Hector Abad Gómez Cátedra, Open Hands Initiative

Open Dialogue: A Civic Duty to Promote Public Health

Open dialogue is a cornerstone of building trust and understanding as it provides a platform to share perspectives, exchange ideas, and bridge differences. For Héctor Abad Gómez, a prominent Colombian medical doctor, university professor, and human rights activist, creating a space to expand Colombia’s political and social discourse beyond the dominant voices of his time, was as much a civic duty as it was paramount to creating a path towards progress and peace in his war-torn country.

Dr. Gómez was a relentless champion for social justice in his hometown of Medellin, once considered one of the most violent cities in the world, but now recognized as a city of progress and innovation. In addition to his strong ties to the University of Antioquia, Dr. Gómez was the founder and president of the Committee for the Defense of Human Rights and the National School of Public Health, as well as the municipal Secretary of Education and Secretary of Health for Antioquia. His most notable public health initiatives include one of the first polio vaccination campaigns in Antioquia, instituting the mandatory rural year post for recently graduated medical student, and the promotion of other rural health campaigns.

Dr. Gómez’s outspoken political views fighting on behalf of the rural and urban poor of Antioquia, however, often put him at odds with those in power, leading to his assassination in 1987. Twenty years after his death, in memory of his work and commitment to social justice, the University of Antioquia and the Hector Abad Gomez Foundation created the Hector Abad Gomez Cátedra, an open discussion on building greater civic-mindedness with a focus on health, education, and human rights. Since 2006, the University of Antioquia has held more than 30 public discussions, inviting thought leaders from an array of fields to share their insight, exchange ideas, and keep students and the larger Medellin society actively engaged in civic affairs.

Earlier this month, the Open Hands Initiative Founder and Chairman, Jay T. Snyder was invited to lead a discussion on the role of international philanthropy in promoting public health at the Hector Abad Gómez Cátedra. Moderated by Dr. Marcel Garces, the Coordinator of Inter-institutional Affairs at the University of Antioquia’s School of Medicine and a Program Lead of our Post-Conflict Colombia and Public Health project, the Cátedra was attended by over 100 medical students, faculty and members of the public.

As Mr. Snyder shared, “Private philanthropy can often work faster and in areas that governments can’t or won’t, filling in gaps on important intellectual capital and resources on issues that have a global impact, like public health.”

As Mr. Snyder shared, “Private philanthropy can often work faster and in areas that governments can’t or won’t, filling in gaps on important intellectual capital and resources on issues that have a global impact, like public health.”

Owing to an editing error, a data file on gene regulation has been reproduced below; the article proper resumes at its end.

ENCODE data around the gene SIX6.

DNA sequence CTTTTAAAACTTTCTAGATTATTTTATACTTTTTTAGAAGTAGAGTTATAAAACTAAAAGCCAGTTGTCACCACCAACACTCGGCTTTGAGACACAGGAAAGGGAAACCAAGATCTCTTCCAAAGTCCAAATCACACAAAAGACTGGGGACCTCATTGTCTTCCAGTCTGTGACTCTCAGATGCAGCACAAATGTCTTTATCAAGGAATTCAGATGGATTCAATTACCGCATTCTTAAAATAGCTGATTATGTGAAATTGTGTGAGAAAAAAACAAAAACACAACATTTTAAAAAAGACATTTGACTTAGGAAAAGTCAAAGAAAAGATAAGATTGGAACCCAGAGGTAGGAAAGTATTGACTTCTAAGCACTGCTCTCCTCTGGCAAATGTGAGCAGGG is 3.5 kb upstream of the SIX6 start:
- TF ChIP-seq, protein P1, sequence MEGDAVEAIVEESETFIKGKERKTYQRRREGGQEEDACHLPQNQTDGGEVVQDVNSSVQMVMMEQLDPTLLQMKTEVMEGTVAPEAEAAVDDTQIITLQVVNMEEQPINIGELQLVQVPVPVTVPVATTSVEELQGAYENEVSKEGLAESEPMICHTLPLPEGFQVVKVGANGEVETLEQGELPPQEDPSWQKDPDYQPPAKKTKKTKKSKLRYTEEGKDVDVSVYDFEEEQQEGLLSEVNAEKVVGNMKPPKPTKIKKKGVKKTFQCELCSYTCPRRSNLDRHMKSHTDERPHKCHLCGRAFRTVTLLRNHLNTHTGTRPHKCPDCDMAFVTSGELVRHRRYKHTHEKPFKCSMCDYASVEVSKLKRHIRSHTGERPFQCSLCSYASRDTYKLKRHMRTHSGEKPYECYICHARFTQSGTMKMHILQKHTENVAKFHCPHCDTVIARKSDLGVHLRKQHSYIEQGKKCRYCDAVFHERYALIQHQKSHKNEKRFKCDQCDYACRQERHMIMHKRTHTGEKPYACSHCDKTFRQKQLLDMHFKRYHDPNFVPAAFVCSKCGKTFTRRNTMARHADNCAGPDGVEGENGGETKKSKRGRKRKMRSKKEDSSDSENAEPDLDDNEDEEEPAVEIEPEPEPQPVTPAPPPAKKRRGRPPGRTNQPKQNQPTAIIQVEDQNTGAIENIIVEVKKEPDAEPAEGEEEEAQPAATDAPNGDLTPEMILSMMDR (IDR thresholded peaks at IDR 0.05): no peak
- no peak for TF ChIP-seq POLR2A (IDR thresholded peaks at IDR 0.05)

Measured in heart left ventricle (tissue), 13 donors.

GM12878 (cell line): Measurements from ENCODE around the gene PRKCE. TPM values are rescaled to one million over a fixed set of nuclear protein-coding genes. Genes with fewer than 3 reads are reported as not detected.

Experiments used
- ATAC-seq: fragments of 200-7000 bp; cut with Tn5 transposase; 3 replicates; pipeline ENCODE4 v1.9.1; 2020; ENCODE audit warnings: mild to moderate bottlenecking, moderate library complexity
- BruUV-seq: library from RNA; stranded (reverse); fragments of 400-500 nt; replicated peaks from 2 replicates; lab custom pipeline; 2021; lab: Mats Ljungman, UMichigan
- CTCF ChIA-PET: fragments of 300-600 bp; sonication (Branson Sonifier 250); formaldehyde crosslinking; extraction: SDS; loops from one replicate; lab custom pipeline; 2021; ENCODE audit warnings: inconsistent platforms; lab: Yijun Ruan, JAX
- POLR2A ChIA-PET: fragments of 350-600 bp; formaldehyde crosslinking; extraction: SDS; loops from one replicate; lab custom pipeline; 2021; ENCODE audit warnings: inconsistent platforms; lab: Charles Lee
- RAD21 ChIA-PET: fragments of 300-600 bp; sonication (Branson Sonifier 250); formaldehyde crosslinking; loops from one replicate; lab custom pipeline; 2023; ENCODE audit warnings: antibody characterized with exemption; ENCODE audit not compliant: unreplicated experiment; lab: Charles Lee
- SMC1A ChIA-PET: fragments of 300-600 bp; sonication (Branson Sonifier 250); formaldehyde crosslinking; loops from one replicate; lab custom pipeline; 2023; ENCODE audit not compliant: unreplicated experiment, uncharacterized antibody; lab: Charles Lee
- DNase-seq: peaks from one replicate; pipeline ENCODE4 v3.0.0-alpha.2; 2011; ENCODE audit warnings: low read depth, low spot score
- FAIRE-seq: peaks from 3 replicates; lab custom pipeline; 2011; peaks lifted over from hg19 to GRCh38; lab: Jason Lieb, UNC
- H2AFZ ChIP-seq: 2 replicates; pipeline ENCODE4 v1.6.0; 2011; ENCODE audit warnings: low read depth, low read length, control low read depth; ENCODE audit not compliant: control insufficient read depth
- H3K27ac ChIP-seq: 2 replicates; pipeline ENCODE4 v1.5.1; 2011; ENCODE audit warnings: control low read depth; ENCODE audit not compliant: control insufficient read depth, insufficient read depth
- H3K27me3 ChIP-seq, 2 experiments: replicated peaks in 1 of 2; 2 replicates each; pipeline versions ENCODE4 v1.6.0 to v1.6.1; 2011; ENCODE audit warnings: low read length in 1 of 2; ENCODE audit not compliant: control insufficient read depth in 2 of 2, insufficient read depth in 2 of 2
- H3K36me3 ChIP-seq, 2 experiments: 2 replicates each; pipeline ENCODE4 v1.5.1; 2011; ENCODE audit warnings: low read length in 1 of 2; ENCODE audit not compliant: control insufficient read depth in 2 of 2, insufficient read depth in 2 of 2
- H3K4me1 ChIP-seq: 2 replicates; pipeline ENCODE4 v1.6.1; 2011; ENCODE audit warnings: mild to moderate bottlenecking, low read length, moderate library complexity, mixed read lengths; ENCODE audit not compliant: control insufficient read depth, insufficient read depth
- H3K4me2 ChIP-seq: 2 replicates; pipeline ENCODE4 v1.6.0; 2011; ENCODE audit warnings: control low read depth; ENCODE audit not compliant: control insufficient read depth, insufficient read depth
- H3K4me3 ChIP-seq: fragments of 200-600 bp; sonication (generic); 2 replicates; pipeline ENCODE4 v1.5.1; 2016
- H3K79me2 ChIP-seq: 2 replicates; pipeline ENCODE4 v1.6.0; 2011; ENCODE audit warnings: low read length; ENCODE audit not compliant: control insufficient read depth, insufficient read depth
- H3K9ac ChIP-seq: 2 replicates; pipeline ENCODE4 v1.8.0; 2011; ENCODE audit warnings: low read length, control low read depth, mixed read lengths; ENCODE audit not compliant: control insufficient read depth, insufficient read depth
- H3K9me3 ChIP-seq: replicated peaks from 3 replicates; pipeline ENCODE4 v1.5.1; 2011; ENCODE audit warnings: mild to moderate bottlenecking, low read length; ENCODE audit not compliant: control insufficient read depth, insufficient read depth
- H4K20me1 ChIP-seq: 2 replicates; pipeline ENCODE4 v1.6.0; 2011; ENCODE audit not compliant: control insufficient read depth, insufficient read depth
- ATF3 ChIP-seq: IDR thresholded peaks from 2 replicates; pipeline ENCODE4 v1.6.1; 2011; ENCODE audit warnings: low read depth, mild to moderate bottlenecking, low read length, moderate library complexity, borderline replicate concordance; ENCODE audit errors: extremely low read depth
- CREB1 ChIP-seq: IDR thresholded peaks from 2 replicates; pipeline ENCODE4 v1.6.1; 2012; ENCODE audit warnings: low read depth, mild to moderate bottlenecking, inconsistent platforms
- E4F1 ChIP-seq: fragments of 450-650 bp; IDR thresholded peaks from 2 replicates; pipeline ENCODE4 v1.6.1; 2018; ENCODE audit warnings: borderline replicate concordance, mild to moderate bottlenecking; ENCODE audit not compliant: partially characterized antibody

Moreover, as Mr. Snyder added, philanthropy is about making progress and is driven by seeing ourselves in other people and connecting on a human level: “Philanthropy extends beyond a political party or an election outcome. When people connect on a human level, we make a progress.”

Wife of Hector Abad Gomez, Doña Cecilia Faciolince
OHI Executive Director, Tara Trombetta (L), and OHI Founder & Chairman, Jay T. Snyder (R), meet Doña Cecilia Faciolince, wife of Héctor Abad Gómez

But getting to the point where different groups can connect and work effectively together begins with taking that important first step in building trust: open dialogue.

As Mr. Snyder noted, successful philanthropic endeavors are made when all parties commit to listening to each other. He shared, “[Our Post-Conflict Colombia and Public Health project] is just one of many examples of how international philanthropy can take shape. I would like to stress that listening and working with our local counterparts as a team of equals is essential.”

The Open Hands Initiative’s collaboration with the University of Antioquia is part of the Foundation’s larger mission to encourage ordinary citizens to build partnerships across borders and take an active role in their communities to address global issues such as health equity.

Like Dr. Gómez, the Open Hands Initiative believes prosperous communities start with healthy and engaged citizens. By collaborating across cultures to broaden discussions on approaches to healthcare and delivery, it hopes to create platforms for emerging young leaders to discover more effective ways to ensure that everyone has access to optimal healthcare services and advance global health equity.

A video of the Cátedra is forthcoming. In the meantime, view photos from the event on our Flickr page and learn more about the Open Hands Initiative’s work in Colombia here.

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